From the first page (which is also the first chapter; chapters are one page), you know that Reasons She Goes to the Woods is not safe writing. This is the story of a child named Pearl who seems sociopathic—all the more upsetting due to the simple, yet gorgeous poetic narrative of actions, such as putting her infant baby brother (“The Blob”) at the top of the stairs and watching him tumble down. This is a physically and emotionally violent story of being crazy and beholden to a crazy situation. If you grew up with any kind of parental insanity you are in danger of resonating with this story and perhaps being deeply upset that you do … or relieved. This is a book people will love or hate, understand or be baffled by. Any which way, it is brilliant and sensual imaginative writing that will haunt you while you’re reading and maybe long after.

Etta and Otto and Russell and James (Simon & Schuster, 2015) by Emma Hooper

This is the completely original and deeply romantic story, told out of chronological order, of 83-year-old Etta who leaves her husband, Otto, to walk east through Canada to find the sea, leaving a note that says: “I’ve gone. I’ve never seen the water, so I’ve gone there. Don’t worry, I’ve left you the truck. I can walk. I will try to remember to come back.”

Along her journey she is accompanied by a talking coyote named James and a journalist. She sometimes dreams she is her husband and sometimes other people she knows. She sometimes becomes her husband (and vice versa) and “loses herself.”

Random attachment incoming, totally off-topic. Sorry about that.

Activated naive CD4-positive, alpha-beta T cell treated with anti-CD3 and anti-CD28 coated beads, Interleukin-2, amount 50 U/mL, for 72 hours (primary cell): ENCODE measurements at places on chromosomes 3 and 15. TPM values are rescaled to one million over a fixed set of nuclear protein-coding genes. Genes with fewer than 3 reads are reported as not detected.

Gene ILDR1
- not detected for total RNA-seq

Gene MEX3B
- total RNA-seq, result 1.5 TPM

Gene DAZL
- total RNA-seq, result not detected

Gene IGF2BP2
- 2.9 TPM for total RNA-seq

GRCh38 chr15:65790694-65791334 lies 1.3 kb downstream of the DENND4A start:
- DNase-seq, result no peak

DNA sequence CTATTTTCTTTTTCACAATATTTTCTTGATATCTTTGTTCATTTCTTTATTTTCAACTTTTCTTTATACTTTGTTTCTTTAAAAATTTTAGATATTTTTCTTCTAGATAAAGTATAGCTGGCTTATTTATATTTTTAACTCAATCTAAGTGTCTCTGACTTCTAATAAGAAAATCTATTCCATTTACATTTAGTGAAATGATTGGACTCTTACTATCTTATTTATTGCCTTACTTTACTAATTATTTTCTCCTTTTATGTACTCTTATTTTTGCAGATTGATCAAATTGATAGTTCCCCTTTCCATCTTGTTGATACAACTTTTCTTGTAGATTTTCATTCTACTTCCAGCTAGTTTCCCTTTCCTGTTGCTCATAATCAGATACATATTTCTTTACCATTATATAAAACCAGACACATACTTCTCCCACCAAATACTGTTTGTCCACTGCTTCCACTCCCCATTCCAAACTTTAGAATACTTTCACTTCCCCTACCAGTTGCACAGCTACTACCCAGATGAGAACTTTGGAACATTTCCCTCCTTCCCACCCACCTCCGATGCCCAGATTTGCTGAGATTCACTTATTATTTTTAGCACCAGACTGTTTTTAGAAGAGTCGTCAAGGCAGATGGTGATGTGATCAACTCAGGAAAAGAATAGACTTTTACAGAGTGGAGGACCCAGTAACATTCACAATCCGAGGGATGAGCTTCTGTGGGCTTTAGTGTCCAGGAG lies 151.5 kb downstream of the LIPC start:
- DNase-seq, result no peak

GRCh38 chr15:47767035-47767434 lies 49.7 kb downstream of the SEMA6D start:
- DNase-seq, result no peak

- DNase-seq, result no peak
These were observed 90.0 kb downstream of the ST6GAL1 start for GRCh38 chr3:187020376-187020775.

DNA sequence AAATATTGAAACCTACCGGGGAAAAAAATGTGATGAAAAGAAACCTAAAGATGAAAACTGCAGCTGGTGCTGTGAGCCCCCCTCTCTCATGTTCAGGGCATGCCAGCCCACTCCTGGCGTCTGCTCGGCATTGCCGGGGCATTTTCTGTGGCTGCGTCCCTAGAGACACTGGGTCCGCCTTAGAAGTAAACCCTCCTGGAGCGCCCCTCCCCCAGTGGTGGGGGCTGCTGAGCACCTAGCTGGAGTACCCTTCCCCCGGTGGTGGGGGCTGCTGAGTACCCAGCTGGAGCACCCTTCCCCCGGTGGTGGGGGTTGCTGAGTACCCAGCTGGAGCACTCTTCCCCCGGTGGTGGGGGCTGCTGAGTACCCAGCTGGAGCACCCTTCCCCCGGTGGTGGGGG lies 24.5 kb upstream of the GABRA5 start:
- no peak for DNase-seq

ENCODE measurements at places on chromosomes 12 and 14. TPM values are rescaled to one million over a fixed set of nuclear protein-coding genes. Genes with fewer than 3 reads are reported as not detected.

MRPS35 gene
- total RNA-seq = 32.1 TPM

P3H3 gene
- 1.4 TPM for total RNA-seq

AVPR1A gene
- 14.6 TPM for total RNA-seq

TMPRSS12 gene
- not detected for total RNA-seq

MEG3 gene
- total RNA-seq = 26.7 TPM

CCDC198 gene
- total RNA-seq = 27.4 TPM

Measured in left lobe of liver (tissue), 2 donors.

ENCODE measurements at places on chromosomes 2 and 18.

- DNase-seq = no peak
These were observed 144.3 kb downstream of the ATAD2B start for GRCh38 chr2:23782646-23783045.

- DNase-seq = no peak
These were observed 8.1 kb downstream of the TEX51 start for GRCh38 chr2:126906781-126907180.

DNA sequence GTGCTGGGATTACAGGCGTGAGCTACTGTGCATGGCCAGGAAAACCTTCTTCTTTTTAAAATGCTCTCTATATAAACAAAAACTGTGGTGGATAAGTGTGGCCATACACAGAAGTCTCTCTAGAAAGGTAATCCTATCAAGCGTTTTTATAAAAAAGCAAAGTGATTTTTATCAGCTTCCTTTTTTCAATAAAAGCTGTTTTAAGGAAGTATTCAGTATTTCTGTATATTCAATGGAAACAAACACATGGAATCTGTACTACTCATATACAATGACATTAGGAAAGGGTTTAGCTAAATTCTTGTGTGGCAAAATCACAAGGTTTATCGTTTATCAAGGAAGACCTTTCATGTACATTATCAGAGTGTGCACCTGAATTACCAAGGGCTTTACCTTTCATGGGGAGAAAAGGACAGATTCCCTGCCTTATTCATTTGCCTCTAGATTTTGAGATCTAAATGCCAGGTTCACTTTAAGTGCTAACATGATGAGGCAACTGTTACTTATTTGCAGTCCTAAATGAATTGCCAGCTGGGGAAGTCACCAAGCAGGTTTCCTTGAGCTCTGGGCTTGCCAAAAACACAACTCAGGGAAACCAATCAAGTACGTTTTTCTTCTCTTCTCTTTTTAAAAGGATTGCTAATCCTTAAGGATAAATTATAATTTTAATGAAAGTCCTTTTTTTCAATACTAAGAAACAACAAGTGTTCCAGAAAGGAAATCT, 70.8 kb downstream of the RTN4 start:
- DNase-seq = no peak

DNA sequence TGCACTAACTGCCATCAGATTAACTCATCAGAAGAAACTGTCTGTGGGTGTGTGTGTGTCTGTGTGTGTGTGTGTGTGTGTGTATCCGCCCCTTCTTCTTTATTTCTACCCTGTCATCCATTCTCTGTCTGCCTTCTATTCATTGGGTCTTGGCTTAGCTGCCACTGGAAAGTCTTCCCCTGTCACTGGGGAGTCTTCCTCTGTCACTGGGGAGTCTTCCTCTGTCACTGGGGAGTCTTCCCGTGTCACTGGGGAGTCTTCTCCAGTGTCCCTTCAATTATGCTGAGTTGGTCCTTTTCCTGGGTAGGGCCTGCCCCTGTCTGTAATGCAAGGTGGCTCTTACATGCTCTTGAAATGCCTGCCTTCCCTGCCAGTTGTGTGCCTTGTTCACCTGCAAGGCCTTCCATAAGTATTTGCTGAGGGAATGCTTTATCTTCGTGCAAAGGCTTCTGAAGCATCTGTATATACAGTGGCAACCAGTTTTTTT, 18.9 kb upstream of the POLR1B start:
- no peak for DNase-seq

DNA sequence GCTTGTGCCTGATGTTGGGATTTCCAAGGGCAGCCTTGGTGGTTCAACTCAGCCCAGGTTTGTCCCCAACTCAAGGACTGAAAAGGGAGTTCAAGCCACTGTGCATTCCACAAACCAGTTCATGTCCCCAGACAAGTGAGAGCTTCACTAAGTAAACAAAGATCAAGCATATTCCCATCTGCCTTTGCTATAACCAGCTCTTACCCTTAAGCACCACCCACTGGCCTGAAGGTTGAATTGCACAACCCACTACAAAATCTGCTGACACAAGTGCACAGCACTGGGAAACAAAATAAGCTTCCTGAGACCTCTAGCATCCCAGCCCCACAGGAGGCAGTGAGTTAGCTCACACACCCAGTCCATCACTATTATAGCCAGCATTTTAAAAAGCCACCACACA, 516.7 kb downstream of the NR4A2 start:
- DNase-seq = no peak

Meanwhile Otto makes papier-mâché sculptures of animals as gifts for Etta on her return. And he visits with his neighbor, Russell, who adopted himself into Otto’s family when they both were children. Russell, too, is in love with Etta and takes off after her, but ends up on his own quest.

Etta and Otto embody a purity and simplicity that I believe is the essence of who we are. They occupy time—as does the story—that is nonlinear and vast. They just love and accept and are one with each other, no matter where or when they are. And each in his and her own way is completely unaffected by the culture of craving, status, and ego concerns.

Interspersed with the present time (when Otto and Etta are in their 80s) are scenes from childhood and Otto’s service during World War II—one of which almost off-handedly expresses the map or theme of this book:
Look, said Gérald [a soldier], it’s just like chess. Sometimes it’s our turn to be moved, either aggressively or defensively. Sometimes we’re not moved for ages. Sometimes we’re moved back to a place we’ve just been. It all seems random from here, but from above, for those who can see the whole board, it probably makes sense.
Does this sound confusing? It does to me, writing it, but, for me, this love story was absolutely comprehensible and necessary to communicate in the unique form and language that belongs only to Emma Hooper (with the faintest echoes of Antoine de Saint-Exupéry’s The Little Prince).